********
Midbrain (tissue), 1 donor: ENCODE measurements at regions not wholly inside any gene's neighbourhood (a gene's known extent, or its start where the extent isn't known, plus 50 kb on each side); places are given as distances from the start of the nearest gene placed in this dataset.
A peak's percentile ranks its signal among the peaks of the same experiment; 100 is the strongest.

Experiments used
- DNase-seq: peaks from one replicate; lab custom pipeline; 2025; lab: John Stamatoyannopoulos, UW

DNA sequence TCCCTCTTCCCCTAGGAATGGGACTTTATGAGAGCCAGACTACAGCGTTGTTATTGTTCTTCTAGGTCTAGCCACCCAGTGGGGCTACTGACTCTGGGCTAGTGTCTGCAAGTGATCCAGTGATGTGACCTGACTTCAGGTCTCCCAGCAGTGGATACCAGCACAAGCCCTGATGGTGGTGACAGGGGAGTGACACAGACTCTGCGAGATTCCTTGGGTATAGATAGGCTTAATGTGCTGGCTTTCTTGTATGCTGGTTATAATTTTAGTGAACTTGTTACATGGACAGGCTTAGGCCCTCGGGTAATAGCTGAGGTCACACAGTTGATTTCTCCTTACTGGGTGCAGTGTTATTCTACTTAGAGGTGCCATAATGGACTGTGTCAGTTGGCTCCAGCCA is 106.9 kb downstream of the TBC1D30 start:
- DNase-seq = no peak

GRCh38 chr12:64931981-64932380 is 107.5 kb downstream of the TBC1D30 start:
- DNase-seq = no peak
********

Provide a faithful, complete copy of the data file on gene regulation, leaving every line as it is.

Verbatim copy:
Midbrain (tissue), 1 donor: ENCODE measurements at regions not wholly inside any gene's neighbourhood (a gene's known extent, or its start where the extent isn't known, plus 50 kb on each side); places are given as distances from the start of the nearest gene placed in this dataset.
A peak's percentile ranks its signal among the peaks of the same experiment; 100 is the strongest.

Experiments used
- DNase-seq: peaks from one replicate; lab custom pipeline; 2025; lab: John Stamatoyannopoulos, UW

DNA sequence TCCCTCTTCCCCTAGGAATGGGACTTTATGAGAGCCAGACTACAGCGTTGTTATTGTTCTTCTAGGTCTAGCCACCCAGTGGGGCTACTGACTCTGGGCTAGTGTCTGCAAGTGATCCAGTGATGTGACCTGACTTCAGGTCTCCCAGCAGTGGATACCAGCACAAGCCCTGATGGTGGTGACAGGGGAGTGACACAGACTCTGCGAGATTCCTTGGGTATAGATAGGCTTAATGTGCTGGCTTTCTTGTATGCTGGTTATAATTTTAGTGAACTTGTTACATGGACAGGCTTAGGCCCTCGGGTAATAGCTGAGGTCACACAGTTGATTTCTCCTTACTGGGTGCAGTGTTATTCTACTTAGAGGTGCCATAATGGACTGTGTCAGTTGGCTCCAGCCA is 106.9 kb downstream of the TBC1D30 start:
- DNase-seq = no peak

GRCh38 chr12:64931981-64932380 is 107.5 kb downstream of the TBC1D30 start:
- DNase-seq = no peak